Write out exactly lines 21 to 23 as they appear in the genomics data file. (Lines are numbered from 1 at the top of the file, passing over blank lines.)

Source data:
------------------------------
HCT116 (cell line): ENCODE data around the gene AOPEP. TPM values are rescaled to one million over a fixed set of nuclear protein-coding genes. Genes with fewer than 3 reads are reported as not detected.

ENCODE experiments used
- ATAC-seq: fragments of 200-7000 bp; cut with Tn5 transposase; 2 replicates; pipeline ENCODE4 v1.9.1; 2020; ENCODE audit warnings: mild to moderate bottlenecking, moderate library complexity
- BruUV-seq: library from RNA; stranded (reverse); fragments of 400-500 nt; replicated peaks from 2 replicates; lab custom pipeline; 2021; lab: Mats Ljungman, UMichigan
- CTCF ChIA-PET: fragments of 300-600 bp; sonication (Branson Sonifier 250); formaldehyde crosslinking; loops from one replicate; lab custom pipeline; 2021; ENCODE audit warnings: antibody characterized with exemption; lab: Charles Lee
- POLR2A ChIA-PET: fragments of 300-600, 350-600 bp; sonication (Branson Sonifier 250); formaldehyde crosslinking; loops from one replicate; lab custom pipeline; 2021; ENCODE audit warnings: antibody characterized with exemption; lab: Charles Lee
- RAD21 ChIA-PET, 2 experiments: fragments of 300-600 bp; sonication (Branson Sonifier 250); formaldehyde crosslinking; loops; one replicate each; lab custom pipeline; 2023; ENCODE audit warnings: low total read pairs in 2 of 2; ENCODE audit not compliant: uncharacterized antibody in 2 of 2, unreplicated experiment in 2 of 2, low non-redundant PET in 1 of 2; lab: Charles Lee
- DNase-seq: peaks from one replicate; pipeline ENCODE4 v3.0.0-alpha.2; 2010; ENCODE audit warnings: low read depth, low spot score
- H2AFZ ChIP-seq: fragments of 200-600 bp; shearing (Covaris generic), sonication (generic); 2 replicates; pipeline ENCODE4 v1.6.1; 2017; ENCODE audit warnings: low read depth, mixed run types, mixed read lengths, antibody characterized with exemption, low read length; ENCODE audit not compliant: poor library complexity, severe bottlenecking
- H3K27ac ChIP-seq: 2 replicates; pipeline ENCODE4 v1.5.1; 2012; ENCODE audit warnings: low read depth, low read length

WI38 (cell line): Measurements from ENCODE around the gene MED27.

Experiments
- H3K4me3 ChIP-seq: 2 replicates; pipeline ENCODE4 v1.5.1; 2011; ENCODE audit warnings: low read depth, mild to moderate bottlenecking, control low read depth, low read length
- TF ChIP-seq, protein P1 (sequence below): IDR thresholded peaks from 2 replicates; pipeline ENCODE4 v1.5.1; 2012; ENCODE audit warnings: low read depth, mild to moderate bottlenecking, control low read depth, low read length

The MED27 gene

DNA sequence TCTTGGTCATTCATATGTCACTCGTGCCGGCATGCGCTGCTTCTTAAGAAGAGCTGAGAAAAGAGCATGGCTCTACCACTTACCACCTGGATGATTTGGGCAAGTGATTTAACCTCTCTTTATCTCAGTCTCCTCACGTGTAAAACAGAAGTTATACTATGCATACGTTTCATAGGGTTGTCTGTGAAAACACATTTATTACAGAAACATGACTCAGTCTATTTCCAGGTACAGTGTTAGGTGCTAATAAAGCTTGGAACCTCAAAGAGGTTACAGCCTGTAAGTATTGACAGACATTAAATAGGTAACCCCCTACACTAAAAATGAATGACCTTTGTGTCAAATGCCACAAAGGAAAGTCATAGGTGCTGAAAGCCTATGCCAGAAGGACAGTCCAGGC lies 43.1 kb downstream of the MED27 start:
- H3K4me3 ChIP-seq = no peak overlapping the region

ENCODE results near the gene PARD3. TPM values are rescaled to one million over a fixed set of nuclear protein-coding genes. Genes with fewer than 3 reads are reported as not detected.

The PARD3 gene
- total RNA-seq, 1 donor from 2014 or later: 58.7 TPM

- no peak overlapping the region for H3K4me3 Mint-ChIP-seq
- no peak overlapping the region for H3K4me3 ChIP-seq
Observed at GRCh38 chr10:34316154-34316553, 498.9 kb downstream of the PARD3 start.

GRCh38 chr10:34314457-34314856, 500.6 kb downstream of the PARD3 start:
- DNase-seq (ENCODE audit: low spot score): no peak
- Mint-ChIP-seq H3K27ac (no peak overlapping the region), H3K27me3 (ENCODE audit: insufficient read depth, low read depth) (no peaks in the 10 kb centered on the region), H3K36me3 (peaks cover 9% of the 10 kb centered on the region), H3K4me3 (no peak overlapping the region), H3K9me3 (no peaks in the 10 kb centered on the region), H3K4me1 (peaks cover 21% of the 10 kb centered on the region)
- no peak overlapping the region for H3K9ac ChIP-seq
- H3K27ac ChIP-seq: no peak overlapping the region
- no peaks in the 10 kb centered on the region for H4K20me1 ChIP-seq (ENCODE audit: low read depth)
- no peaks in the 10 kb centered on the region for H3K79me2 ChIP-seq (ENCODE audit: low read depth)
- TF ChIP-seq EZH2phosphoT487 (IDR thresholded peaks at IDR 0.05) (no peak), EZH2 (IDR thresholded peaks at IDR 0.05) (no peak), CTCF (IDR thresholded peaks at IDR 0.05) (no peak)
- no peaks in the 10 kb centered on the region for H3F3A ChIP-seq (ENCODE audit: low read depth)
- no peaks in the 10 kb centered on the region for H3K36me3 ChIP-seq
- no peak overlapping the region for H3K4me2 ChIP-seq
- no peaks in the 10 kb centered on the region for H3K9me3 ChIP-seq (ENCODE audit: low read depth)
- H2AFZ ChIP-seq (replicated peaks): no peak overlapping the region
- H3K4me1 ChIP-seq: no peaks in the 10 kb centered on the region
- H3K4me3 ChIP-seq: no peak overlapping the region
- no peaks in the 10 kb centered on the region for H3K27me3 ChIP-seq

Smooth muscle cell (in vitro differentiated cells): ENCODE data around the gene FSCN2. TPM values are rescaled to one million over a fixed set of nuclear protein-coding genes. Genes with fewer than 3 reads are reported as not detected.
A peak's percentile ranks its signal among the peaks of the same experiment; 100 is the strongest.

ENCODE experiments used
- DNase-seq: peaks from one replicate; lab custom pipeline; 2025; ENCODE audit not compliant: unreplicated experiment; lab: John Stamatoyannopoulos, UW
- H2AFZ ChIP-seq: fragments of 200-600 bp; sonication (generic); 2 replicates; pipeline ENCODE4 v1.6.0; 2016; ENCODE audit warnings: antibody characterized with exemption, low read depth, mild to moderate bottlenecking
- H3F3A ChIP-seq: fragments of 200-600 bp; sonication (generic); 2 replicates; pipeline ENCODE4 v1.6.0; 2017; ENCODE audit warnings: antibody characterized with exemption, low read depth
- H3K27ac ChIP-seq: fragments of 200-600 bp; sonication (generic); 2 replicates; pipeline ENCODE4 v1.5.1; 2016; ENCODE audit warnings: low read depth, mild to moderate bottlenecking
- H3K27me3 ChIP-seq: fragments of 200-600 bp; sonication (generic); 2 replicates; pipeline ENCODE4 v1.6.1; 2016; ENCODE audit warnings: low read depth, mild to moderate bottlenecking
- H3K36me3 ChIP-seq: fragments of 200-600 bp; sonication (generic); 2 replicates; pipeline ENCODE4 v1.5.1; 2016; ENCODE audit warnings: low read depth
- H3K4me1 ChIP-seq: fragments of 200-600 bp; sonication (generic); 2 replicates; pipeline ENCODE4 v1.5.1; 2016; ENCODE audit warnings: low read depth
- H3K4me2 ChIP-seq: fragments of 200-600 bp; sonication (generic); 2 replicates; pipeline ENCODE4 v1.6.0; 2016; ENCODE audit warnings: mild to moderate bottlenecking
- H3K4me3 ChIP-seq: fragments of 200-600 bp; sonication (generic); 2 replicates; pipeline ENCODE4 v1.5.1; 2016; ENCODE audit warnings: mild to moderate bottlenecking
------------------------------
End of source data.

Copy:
- no peak overlapping the region for H3K4me3 Mint-ChIP-seq
- no peak overlapping the region for H3K4me3 ChIP-seq
Observed at GRCh38 chr10:34316154-34316553, 498.9 kb downstream of the PARD3 start.